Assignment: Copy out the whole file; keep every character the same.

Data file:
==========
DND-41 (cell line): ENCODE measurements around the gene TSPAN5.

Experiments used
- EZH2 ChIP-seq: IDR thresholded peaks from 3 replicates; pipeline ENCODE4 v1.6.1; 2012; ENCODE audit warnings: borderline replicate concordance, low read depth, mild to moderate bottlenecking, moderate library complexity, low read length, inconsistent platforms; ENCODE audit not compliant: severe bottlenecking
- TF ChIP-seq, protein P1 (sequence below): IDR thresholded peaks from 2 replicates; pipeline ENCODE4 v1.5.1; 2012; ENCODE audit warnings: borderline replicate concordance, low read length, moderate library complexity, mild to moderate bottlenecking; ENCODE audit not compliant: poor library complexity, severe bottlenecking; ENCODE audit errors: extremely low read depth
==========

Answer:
DND-41 (cell line): ENCODE measurements around the gene TSPAN5.

Experiments used
- EZH2 ChIP-seq: IDR thresholded peaks from 3 replicates; pipeline ENCODE4 v1.6.1; 2012; ENCODE audit warnings: borderline replicate concordance, low read depth, mild to moderate bottlenecking, moderate library complexity, low read length, inconsistent platforms; ENCODE audit not compliant: severe bottlenecking
- TF ChIP-seq, protein P1 (sequence below): IDR thresholded peaks from 2 replicates; pipeline ENCODE4 v1.5.1; 2012; ENCODE audit warnings: borderline replicate concordance, low read length, moderate library complexity, mild to moderate bottlenecking; ENCODE audit not compliant: poor library complexity, severe bottlenecking; ENCODE audit errors: extremely low read depth